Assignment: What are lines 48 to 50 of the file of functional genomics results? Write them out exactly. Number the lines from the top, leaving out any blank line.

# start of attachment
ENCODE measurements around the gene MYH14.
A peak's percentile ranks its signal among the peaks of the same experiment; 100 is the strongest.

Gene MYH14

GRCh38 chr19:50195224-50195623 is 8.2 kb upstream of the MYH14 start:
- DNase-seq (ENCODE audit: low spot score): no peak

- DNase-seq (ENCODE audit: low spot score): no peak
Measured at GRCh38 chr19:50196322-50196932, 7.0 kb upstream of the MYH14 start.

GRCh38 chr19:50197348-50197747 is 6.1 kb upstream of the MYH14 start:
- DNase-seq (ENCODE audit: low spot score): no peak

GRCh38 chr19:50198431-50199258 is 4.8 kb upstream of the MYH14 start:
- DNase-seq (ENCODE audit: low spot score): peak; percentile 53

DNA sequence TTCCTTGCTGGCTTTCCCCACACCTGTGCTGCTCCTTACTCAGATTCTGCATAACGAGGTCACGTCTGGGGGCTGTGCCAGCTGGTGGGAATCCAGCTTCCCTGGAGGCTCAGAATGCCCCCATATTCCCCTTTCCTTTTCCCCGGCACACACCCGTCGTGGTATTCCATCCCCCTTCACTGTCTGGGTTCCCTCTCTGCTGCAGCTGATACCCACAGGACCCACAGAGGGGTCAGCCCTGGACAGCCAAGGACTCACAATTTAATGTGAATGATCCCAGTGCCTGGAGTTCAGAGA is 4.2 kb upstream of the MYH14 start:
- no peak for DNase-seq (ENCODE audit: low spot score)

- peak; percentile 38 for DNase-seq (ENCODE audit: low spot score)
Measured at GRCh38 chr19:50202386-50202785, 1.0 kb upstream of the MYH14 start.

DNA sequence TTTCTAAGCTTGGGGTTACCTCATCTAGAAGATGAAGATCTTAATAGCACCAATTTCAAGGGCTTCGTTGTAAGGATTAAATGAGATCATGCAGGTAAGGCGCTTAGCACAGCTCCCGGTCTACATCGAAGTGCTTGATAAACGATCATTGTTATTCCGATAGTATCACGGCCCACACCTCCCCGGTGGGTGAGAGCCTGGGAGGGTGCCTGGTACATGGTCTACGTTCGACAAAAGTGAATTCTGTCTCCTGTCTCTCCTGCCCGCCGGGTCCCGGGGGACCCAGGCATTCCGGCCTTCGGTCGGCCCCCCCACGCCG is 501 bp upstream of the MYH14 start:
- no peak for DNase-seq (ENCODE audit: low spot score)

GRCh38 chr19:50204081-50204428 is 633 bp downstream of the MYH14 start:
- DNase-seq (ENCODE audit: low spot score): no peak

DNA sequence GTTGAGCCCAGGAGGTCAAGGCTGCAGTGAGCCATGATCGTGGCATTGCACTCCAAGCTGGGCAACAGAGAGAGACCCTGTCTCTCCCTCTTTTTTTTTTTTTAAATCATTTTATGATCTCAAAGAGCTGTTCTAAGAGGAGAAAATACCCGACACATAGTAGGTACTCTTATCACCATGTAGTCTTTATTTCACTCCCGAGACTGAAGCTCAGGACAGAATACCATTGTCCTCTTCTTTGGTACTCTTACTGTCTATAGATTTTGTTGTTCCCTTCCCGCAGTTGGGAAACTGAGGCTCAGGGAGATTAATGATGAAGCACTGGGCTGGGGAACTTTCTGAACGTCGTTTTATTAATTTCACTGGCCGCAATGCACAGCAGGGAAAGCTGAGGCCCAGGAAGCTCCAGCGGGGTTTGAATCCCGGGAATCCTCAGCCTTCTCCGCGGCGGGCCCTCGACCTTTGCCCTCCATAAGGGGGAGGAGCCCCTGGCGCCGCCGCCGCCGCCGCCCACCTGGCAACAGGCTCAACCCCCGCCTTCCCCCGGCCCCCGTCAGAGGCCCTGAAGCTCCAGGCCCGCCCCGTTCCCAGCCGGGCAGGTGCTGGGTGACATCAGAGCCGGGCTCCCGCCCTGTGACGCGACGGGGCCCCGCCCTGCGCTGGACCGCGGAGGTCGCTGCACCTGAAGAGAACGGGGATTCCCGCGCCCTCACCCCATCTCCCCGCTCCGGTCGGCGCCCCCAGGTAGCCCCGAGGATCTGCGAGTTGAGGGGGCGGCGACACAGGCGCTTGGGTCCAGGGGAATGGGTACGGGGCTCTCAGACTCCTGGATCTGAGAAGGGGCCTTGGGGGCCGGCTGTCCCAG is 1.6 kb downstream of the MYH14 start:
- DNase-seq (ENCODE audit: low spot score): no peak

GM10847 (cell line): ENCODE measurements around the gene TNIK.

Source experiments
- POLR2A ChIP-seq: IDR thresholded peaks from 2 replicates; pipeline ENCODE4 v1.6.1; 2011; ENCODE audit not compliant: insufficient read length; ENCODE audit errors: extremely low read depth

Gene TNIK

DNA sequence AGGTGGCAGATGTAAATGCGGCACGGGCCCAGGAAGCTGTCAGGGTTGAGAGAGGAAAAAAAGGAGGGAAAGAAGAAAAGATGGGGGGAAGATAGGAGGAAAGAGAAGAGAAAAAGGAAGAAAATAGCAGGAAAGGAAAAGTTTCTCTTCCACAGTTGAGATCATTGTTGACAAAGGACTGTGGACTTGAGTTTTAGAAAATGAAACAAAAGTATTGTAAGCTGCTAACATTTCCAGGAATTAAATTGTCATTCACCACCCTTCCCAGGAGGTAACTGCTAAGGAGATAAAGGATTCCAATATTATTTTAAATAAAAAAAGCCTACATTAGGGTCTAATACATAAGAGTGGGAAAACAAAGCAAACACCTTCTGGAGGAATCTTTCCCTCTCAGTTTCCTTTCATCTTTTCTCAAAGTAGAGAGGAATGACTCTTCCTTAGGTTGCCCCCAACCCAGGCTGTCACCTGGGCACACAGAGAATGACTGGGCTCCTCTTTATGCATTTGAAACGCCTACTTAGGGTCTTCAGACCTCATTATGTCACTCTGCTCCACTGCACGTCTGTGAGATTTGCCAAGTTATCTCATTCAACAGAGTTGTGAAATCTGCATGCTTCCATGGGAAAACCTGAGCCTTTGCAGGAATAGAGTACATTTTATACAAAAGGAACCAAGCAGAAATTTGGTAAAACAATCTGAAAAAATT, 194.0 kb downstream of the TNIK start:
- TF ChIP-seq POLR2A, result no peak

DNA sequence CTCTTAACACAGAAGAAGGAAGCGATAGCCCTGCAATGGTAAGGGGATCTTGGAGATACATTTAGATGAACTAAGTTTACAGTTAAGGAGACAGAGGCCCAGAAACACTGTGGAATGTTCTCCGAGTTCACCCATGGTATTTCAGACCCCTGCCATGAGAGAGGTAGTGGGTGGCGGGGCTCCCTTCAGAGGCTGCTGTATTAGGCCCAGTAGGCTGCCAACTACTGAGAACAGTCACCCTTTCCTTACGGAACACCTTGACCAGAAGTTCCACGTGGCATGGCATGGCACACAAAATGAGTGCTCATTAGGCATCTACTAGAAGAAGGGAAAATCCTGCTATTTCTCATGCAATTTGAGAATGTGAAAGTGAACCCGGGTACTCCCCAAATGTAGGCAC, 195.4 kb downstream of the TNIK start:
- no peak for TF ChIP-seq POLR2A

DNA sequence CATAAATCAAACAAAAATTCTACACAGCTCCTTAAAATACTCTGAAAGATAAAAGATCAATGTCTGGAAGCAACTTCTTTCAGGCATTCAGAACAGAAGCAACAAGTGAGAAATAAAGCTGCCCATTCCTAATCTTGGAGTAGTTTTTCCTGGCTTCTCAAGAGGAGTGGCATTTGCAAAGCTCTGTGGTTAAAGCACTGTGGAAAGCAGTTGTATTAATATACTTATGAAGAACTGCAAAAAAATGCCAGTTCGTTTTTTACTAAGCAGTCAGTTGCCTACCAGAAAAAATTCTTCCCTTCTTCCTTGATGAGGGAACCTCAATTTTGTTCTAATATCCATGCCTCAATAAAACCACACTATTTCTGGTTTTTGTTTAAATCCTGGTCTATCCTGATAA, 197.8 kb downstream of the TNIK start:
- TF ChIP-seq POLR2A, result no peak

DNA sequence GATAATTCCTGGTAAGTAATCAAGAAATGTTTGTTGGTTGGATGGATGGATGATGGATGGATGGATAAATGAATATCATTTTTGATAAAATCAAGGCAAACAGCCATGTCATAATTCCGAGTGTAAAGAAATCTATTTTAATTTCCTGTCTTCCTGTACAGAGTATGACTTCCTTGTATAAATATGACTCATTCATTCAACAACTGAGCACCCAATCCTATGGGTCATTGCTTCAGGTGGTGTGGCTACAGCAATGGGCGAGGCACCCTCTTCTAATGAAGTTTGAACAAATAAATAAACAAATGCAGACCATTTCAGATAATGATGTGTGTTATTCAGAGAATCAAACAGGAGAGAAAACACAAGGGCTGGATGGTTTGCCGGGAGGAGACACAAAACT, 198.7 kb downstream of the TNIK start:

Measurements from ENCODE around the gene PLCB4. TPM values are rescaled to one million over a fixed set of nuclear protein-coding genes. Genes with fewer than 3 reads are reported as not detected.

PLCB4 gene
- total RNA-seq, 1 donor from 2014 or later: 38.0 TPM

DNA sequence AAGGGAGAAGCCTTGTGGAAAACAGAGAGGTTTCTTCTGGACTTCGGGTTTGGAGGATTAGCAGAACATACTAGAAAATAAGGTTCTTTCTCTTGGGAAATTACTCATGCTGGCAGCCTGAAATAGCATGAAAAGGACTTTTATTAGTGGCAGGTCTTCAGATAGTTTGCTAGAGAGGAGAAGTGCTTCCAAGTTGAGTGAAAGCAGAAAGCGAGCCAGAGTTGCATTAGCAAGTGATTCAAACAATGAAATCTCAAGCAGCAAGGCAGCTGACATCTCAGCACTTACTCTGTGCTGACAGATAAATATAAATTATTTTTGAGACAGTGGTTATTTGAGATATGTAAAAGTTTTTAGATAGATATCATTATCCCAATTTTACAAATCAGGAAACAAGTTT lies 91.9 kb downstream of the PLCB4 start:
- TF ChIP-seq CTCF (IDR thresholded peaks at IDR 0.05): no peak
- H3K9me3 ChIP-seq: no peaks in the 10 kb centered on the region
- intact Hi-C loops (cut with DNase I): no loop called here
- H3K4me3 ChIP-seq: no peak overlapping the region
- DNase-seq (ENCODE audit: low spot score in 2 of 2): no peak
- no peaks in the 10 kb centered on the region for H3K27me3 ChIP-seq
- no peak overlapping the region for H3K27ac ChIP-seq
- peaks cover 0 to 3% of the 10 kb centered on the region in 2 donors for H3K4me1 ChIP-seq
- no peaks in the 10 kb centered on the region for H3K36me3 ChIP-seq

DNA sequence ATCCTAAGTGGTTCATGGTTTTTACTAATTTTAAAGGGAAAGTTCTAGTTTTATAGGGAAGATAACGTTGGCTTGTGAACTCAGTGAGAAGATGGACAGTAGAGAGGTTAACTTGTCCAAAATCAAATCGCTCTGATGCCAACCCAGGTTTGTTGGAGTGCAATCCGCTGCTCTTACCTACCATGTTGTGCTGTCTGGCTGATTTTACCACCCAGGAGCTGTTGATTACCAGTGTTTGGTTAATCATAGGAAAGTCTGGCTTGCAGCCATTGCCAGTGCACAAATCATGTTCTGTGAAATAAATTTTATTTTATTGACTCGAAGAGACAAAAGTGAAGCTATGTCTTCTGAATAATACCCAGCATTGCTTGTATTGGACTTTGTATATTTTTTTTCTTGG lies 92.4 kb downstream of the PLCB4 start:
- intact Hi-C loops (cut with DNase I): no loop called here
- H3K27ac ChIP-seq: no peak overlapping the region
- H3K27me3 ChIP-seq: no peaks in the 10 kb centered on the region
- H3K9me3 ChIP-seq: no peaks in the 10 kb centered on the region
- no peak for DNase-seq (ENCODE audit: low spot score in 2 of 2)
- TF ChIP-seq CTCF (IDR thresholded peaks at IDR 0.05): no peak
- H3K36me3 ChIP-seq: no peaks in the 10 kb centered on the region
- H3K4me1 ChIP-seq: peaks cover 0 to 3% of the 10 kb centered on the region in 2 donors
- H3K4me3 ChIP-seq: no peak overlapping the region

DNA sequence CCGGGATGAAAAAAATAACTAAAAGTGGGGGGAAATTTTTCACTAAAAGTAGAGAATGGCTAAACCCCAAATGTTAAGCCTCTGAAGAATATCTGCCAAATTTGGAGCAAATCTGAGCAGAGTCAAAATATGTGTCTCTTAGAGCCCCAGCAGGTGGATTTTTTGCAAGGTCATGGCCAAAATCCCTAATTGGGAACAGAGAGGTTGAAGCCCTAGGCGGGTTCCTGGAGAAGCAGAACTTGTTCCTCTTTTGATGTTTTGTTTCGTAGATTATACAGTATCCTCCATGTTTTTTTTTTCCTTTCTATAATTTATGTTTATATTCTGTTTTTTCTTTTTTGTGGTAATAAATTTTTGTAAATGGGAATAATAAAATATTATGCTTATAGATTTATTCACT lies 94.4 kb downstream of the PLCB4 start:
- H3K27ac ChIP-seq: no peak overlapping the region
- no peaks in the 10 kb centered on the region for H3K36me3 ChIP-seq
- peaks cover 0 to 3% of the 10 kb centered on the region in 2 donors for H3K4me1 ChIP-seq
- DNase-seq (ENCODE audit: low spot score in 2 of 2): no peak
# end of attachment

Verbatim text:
- H3K27ac ChIP-seq: no peak overlapping the region
- H3K27me3 ChIP-seq: no peaks in the 10 kb centered on the region
- H3K9me3 ChIP-seq: no peaks in the 10 kb centered on the region